Posted 07/17/2014 by Mike Fagan in Untethered MMA

UFC Fight Night 45: Donald Cerrone vs. Jim Miller Review

We MMA people often talk about those sorts of fights that make the fandom worth it. The high-drama action fights like Jones vs. Gustafsson or Henderson vs. Shogun I or the latter two Edgar vs. Maynard fights that remind us why we deal with a promoter that calls a female reporter a “bitch” or a promoter that locks fighters into iron-clad contracts and enforces them with an iron fist or an ex-fighter/current executive that calls a transgender woman “it” or a promotion and television network protecting an ex-felon multiple drug cheat until we found out he tested positive for even more drugs (and they will probably welcome him back within a year when things cool down).

Those fights are rare, and rarer still is the card that makes you forget those things. Last night’s Fight Night from Atlantic City was one such card. The card delivered from Cláudia Gadelha and Tina Lähdemäki christening the strawweight division on Fight Pass to Aljamain Sterling continuing his development against Hugo Viana to Gleison Tibau and Pat Healy hossing in the main card lead-in to John Lineker and Alptekin Özkiliç whipping around their little angry fists for fifteen minutes to Edson Barboza body shot KOing Evan Dunham Punch-Out!! style to Donald Cerrone and Jim Miller giving you exactly what you’d expect from Donald Cerrone and Jim Miller in a whirlwind eight minutes.

This is the Platonic Fox Sports 1 show. With UFC 175 still in the rearview mirror (and let’s ignore that The Ultimate Fighter Finale), an excellent Fight Pass show on Saturday, and a barnburning, cow-tipping, gas-siphoning Fox show next Saturday, the UFC is hitting a rare stride across its various platforms.


I’d say the four lightweights at the top of the card were at a career crossroads last night, but every fighter is at a career crossroads in every fight just like every [basketball/hockey/baseball] playoff game is a “must win” despite analysts trying to shove the “must win” narrative when it’s a conveniently “ingenious” talking point.

In any event, all four guys are at an interesting point in their careers, so let’s break that down.

Donald Cerrone: It’s hard to believe that Cerrone now has four more fights in the UFC than he did in the WEC. He had an up-and-down period with losses to Nate Diaz, Rafael dos Anjos, and now-champ Anthony Pettis, but his current four-fight winning streak over Dunham, Adriano Martins, Barboza, and Miller should have him on the cusp of a title shot. With Pettis on the shelf until a late-2014 matchup with Gilbert Melendez, a title eliminator (and bonanza Fox main event?) with Khabib Nurmagomedov seems like the obvious direction to take.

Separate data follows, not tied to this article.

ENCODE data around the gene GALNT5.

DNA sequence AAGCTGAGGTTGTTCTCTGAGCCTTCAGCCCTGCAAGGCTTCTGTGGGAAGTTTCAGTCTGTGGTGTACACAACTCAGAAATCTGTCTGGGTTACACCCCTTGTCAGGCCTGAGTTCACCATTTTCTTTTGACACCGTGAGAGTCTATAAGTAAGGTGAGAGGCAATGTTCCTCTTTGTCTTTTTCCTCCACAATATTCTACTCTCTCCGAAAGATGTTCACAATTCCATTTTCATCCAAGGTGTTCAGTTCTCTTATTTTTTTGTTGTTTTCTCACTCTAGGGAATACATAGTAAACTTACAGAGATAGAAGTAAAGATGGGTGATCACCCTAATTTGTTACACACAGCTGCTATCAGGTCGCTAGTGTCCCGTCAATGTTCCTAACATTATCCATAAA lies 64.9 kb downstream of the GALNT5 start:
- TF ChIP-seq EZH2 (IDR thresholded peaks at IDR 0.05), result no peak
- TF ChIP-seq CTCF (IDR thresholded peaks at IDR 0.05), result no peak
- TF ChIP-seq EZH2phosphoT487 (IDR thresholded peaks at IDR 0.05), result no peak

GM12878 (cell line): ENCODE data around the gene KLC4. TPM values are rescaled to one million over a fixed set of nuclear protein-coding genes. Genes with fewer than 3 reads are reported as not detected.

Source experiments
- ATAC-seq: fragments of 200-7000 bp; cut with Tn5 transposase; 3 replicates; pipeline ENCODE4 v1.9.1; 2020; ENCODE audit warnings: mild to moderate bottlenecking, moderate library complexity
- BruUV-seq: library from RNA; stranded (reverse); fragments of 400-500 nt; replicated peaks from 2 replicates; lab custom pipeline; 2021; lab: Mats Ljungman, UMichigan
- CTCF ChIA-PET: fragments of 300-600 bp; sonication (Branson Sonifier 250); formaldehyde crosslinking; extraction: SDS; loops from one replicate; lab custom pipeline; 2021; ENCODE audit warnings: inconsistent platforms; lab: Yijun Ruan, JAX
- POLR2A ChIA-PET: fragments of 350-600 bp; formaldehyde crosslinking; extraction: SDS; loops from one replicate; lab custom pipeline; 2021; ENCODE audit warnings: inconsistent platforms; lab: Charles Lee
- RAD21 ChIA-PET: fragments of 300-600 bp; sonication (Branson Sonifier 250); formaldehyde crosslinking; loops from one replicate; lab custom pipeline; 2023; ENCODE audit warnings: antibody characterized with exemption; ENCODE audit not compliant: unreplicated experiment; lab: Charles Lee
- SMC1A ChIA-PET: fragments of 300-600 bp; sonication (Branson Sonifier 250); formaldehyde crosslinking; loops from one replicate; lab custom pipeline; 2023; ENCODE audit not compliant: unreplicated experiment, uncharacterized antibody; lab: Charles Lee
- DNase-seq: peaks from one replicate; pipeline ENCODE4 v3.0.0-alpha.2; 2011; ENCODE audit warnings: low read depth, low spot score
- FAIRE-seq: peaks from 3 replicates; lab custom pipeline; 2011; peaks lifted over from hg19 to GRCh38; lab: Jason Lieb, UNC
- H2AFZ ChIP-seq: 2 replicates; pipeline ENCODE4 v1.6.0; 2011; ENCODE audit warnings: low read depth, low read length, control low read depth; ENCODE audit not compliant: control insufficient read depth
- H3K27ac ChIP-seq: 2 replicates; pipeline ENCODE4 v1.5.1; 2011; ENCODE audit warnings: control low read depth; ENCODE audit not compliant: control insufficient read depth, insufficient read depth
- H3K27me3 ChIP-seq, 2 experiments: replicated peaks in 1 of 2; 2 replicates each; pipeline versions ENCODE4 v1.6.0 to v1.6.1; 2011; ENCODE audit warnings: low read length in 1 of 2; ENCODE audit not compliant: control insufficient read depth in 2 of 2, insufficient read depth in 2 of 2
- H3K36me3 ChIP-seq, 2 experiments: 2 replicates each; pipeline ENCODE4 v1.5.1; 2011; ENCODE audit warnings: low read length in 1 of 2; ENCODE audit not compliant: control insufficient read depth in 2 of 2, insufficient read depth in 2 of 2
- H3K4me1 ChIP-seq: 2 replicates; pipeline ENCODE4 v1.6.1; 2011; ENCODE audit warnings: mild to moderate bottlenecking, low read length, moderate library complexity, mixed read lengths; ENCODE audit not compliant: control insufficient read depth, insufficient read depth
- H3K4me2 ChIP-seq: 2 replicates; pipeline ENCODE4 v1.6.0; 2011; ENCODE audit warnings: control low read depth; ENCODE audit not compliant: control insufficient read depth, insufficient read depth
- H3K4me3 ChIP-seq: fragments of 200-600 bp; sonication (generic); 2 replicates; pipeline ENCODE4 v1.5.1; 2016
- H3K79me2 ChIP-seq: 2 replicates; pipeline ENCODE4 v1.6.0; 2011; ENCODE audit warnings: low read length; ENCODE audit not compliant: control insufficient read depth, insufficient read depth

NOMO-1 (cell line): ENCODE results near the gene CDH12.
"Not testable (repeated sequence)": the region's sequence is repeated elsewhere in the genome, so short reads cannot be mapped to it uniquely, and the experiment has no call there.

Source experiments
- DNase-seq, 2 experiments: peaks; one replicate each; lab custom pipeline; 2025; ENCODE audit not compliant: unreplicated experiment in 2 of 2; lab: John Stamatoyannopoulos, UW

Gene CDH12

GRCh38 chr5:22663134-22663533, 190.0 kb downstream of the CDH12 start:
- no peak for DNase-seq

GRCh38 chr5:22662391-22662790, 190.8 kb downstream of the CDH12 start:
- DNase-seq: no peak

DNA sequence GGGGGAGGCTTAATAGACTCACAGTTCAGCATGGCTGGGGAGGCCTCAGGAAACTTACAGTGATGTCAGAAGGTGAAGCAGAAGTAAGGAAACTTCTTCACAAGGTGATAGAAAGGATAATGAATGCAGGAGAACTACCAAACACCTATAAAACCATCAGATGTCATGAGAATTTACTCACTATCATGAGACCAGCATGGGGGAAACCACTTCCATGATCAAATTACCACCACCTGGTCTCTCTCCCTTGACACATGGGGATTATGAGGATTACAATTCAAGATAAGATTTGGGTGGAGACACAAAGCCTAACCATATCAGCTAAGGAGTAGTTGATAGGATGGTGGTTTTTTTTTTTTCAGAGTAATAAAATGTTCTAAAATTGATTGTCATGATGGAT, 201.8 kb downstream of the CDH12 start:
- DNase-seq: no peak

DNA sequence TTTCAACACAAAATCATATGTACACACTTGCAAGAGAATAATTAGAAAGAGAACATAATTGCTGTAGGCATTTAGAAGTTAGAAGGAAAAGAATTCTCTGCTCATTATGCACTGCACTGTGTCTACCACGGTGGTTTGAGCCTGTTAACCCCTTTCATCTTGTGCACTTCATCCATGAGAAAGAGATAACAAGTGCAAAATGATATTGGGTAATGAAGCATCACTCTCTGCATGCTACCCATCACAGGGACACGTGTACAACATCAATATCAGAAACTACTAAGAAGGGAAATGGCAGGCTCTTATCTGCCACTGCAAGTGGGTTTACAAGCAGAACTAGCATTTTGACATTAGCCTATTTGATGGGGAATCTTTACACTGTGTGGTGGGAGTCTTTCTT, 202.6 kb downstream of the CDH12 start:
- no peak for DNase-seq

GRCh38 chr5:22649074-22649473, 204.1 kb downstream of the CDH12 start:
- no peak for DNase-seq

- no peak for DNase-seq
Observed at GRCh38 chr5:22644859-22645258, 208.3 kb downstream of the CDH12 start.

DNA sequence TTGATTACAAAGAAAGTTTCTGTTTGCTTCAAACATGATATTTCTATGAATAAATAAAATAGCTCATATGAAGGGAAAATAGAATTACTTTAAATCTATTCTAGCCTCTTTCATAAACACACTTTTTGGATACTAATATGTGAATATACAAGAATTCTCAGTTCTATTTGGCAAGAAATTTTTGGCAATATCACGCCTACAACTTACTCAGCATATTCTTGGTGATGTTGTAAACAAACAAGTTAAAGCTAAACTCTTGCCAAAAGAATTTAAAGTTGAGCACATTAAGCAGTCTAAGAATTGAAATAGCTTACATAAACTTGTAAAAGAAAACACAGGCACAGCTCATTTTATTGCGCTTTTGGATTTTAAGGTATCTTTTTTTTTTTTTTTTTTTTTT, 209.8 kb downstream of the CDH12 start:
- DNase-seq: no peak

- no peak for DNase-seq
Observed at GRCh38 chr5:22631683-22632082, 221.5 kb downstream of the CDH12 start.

Jim Miller: Miller is now 0-3 in his last three fights in Jersey (including the Healy no-contest), and the loss to Cerrone cements him as a Tier II lightweight. Which is fine, because lightweight is deep, and there should always be a place for a guy as talented and scrappy as Miller in the division. The UFC typically shies away from matching fighters coming off losses with fighters coming off wins, but Miller would be a good “next-step” test for Myles Jury, should Jury get by Takanori Gomi in September.

Edson Barboza: Jamie Varner put the brakes on the Barboza hype train in 2012, and Cerrone diverted it in April. The win over Dunham is a great bounceback, and hopefully a sign of development. Barboza’s 28 years old, so it’s not unreasonable to expect a Cerrone-esque run through a solid lineup of 155ers putting him back in title talk. Let’s match him up with Michael Johnson, who had to pull out of next week’s Fox show with an injury.

Evan Dunham: Dunham’s 4-0 UFC start signaled a bright career before taking a controversial decision loss to Sean Sherk which preceded a the first stoppage loss in his career to Melvin Guillard. He bounced back and won three of four before dropping three straight. Granted, Dunham’s loss list in the last couple years is full of top ten lightweight talent, but he’s way low on the totem pole at this point. Dunham’s a guy that you can throw in with most any lightweight, and the UFC might do well to throw him a bone in his next fight.


-If you like watching guys throw leather and eat leather and beat each other like they are softening leather, track down John Lineker vs. Alptekin Özkiliç. Get your rag ready for the third round.

-As mentioned, Cláudia Gadelha and Tina Lähdemäki opened the show and the strawweight division, which was met with some consternation given that it aired on Fight Pass. It doesn’t bother me, seeing as I subscribe to Fight pass, but it’s a curious decision to bury a debuting division where most won’t see it.

Mike Fagan is a weekly contributor to MMA Owl. He also hosts Untethered MMA every Thursday at 7 p.m. ET. Follow him on Twitter

Mike Fagan